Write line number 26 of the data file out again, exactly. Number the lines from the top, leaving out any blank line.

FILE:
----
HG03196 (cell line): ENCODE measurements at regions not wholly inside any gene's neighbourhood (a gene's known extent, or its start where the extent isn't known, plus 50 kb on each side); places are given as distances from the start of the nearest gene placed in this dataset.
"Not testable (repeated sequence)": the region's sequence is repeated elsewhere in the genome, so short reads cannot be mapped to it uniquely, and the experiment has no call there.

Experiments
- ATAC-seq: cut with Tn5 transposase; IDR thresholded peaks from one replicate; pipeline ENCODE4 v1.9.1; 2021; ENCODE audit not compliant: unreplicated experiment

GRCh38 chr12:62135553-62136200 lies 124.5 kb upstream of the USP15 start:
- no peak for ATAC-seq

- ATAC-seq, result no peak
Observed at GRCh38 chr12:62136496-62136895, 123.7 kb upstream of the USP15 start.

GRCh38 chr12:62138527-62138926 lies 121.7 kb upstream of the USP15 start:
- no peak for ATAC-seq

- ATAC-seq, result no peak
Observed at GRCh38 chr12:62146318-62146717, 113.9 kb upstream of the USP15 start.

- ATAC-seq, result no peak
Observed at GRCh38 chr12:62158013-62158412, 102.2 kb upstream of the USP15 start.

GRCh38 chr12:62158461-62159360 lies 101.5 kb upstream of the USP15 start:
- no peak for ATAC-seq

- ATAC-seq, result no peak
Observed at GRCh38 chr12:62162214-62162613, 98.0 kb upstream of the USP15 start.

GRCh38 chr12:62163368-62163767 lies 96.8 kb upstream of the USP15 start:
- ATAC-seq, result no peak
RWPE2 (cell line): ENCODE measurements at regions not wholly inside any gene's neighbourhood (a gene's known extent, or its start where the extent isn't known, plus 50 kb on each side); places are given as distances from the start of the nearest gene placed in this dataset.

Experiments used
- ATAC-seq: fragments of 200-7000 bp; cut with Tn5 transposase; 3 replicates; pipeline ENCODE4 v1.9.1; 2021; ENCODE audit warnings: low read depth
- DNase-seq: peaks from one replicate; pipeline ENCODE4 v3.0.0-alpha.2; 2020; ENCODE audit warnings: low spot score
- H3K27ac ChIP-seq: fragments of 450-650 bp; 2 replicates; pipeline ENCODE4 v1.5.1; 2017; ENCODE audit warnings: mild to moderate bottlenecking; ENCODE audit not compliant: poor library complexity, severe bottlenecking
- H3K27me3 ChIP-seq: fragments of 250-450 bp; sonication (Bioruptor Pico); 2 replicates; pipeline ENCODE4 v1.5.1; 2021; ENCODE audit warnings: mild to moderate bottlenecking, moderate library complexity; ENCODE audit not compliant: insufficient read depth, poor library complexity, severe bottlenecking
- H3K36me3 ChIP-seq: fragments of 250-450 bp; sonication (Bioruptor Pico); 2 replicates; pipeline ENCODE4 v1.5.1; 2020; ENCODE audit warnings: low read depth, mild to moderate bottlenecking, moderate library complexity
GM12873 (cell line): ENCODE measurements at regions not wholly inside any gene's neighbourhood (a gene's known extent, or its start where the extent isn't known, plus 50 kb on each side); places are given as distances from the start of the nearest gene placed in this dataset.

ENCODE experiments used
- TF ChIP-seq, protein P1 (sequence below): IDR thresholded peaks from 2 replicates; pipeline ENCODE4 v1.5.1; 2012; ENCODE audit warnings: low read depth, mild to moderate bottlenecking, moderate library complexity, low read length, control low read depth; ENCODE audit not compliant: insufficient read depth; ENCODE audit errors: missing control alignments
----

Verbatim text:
- H3K27me3 ChIP-seq: fragments of 250-450 bp; sonication (Bioruptor Pico); 2 replicates; pipeline ENCODE4 v1.5.1; 2021; ENCODE audit warnings: mild to moderate bottlenecking, moderate library complexity; ENCODE audit not compliant: insufficient read depth, poor library complexity, severe bottlenecking